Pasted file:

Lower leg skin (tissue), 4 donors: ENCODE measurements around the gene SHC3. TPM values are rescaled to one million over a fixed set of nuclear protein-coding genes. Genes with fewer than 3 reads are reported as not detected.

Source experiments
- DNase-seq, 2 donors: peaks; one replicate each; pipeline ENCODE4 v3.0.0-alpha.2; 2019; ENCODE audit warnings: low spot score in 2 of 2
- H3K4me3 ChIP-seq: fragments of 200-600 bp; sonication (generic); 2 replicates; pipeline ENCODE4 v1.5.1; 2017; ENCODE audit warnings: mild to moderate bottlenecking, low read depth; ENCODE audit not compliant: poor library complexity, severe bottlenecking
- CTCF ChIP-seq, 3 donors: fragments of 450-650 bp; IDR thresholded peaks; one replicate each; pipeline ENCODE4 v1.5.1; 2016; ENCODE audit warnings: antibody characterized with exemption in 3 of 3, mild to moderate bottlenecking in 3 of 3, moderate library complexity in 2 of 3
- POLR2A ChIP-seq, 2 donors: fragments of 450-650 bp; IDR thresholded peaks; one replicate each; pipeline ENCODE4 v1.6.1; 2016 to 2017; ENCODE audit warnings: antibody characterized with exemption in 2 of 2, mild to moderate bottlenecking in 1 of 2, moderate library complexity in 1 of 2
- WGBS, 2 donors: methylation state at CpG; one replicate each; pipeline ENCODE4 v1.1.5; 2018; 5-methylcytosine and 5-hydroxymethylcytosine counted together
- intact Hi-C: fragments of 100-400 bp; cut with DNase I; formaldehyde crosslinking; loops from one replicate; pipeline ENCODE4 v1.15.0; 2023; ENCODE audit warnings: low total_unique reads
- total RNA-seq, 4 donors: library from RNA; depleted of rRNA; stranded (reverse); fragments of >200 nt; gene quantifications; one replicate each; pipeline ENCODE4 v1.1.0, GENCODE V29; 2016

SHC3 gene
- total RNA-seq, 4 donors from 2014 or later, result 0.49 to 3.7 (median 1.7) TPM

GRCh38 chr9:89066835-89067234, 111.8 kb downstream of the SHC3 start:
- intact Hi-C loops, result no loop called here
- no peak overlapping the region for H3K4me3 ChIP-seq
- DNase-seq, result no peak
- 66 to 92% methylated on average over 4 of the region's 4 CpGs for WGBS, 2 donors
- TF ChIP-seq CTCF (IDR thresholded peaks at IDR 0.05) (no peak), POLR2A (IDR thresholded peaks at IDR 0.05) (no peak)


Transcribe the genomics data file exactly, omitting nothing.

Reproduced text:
Lower leg skin (tissue), 4 donors: ENCODE measurements around the gene SHC3. TPM values are rescaled to one million over a fixed set of nuclear protein-coding genes. Genes with fewer than 3 reads are reported as not detected.

Source experiments
- DNase-seq, 2 donors: peaks; one replicate each; pipeline ENCODE4 v3.0.0-alpha.2; 2019; ENCODE audit warnings: low spot score in 2 of 2
- H3K4me3 ChIP-seq: fragments of 200-600 bp; sonication (generic); 2 replicates; pipeline ENCODE4 v1.5.1; 2017; ENCODE audit warnings: mild to moderate bottlenecking, low read depth; ENCODE audit not compliant: poor library complexity, severe bottlenecking
- CTCF ChIP-seq, 3 donors: fragments of 450-650 bp; IDR thresholded peaks; one replicate each; pipeline ENCODE4 v1.5.1; 2016; ENCODE audit warnings: antibody characterized with exemption in 3 of 3, mild to moderate bottlenecking in 3 of 3, moderate library complexity in 2 of 3
- POLR2A ChIP-seq, 2 donors: fragments of 450-650 bp; IDR thresholded peaks; one replicate each; pipeline ENCODE4 v1.6.1; 2016 to 2017; ENCODE audit warnings: antibody characterized with exemption in 2 of 2, mild to moderate bottlenecking in 1 of 2, moderate library complexity in 1 of 2
- WGBS, 2 donors: methylation state at CpG; one replicate each; pipeline ENCODE4 v1.1.5; 2018; 5-methylcytosine and 5-hydroxymethylcytosine counted together
- intact Hi-C: fragments of 100-400 bp; cut with DNase I; formaldehyde crosslinking; loops from one replicate; pipeline ENCODE4 v1.15.0; 2023; ENCODE audit warnings: low total_unique reads
- total RNA-seq, 4 donors: library from RNA; depleted of rRNA; stranded (reverse); fragments of >200 nt; gene quantifications; one replicate each; pipeline ENCODE4 v1.1.0, GENCODE V29; 2016

SHC3 gene
- total RNA-seq, 4 donors from 2014 or later, result 0.49 to 3.7 (median 1.7) TPM

GRCh38 chr9:89066835-89067234, 111.8 kb downstream of the SHC3 start:
- intact Hi-C loops, result no loop called here
- no peak overlapping the region for H3K4me3 ChIP-seq
- DNase-seq, result no peak
- 66 to 92% methylated on average over 4 of the region's 4 CpGs for WGBS, 2 donors
- TF ChIP-seq CTCF (IDR thresholded peaks at IDR 0.05) (no peak), POLR2A (IDR thresholded peaks at IDR 0.05) (no peak)